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Gonioctena olivacea

Image: broom leaf beetle (Gonioctena olivacea).

History in New Zealand

The broom leaf beetle is native to Europe and was first imported for testing in 1995. An application to release the beetle was declined in 1997 due to insufficient information about the possible positive and negative consequences. A detailed cost–benefit analysis was later completed and a second application to release the beetle was made in 2006. This time permission was granted, and the first release was made towards the end of that year. Widespread releases have since been made and  establishment has been confirmed.

How would I find/recognise it and what is its lifecycle?

You may see the adult beetles on broom plants during spring and summer. Males are usually smaller (2.2–4.1 mm long) than females (3.9–5.0 mm long). Females tend to be goldish-brown in colour while males tend to have an orangey-red tinge, but colouration can be quite variable. There are no other beetles of this size and colour on broom that you could confuse them with. 

Image: broom leaf beetle adult.

The adults are long-lived and may survive for three seasons, but they do not reproduce until after they have been through one winter.

Once mature, females lay oval eggs, one at a time, mainly on upper surfaces of leaves. The eggs take about 18 days to hatch into larvae that resemble small brown crocodiles. Look for them feeding on the leaves and shoot tips in late spring and early summer.

Image: broom leaf beetle egg.

The larvae grow through four instars and once fully grown, they pupate for nearly 3 weeks in the leaf litter.








Image: broom leaf beetle larvae (left) and pupae (right).

New adults emerge during summer and early autumn and feed for a couple of weeks before entering the soil or litter beneath bushes to hibernate over winter. The following spring, these immature beetles and the older mature beetles emerge over a protracted period of several months. Because eggs are also laid over a period of 3–4 months, you may at times be able to find all the developmental stages at once.

Broom leaf beetles are easy to differentiate from other broom biological agents.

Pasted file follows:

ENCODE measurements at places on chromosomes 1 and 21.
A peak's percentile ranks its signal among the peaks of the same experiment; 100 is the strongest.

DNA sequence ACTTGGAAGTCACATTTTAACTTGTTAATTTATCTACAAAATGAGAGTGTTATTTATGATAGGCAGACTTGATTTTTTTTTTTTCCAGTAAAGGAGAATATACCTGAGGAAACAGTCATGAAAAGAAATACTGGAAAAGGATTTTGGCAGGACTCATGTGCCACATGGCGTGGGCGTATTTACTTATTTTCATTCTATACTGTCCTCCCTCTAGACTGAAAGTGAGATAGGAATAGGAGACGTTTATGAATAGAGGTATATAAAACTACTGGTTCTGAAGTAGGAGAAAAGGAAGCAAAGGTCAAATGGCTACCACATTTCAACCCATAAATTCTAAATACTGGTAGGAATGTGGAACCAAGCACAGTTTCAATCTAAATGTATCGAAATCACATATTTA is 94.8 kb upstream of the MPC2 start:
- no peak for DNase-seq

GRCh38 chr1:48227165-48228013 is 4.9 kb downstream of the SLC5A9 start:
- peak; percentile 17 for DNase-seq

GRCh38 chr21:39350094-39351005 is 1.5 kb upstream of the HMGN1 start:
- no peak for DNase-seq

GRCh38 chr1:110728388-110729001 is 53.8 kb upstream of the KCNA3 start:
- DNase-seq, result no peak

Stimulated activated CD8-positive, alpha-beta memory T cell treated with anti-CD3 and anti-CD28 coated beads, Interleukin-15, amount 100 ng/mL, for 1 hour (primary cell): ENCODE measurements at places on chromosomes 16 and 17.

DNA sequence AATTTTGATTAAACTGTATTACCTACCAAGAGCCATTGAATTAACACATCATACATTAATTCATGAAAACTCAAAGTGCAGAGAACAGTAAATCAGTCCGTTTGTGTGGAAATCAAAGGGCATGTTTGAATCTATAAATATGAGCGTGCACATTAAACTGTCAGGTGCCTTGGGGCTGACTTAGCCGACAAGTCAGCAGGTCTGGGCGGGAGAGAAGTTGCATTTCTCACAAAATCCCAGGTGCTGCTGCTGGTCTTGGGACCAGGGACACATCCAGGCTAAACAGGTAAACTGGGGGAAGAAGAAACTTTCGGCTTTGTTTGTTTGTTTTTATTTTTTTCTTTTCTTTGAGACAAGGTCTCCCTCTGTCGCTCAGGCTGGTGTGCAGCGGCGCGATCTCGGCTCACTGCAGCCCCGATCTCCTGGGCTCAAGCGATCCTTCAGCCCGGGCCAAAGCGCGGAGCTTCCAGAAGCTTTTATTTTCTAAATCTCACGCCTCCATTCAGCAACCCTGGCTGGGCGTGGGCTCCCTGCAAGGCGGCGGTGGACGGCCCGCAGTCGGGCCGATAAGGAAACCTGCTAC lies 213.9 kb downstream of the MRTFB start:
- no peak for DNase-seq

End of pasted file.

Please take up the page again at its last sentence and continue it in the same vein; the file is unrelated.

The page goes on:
See Broom gall mite, Broom seed beetle, Broom psyllid, Broom shoot moth, Broom twig miner.

How does it damage broom?

The adults damage broom by feeding on the leaves and growing points, and the mobile larvae feed on the same parts as well as on fleshy green stems.

Image: broom leaf beetle adult feeding damage.

In Europe, this insect sometimes completely strips plants of all their foliage. Heavy feeding reduces the photosynthetic area available to the plant, and because the growing stems are damaged, this further reduces the growth rate of broom plants.

Will it attack other plants?

Yes, while broom is the preferred host, it is likely that the broom leaf beetle will attack tree lucerne (Cytisus proliferus) to some extent, and it occasionally may attack ornamental brooms (Cytisus spp.), tree lupin (Lupinus arboreus) and possibly other lupins (Lupinus spp.). A cost–benefit analysis came out strongly in favour of releasing the beetle despite some possible non-target attack, because of the serious threat broom currently poses to New Zealand.

How effective is it?

It is too soon to know what impact the broom leaf beetles will have in New Zealand.

How can I get the most out of it?

As soon as the beetles are present in harvestable numbers, it would be worth making an effort to establish them in all areas where they are needed.

How do I select a release site?

Read Guidelines for selecting release sites for biocontrol agents.

How do I collect it for release at other sites?

In spring, beat broom plants with a stick over a beating tray (or a large piece of white material or cardboard) and collect any beetles that have been dislodged with a pooter attached to a compressor.  You should aim to shift at least 100 beetles to each new site. Put the beetles into suitable container and then simply tip the contents out over broom bushes at the new site.

How do I manage the release sites?

Avoid any activities that will interfere with the leaf beetles, such as herbicide application. If you need to undertake control measures, then avoid the release site.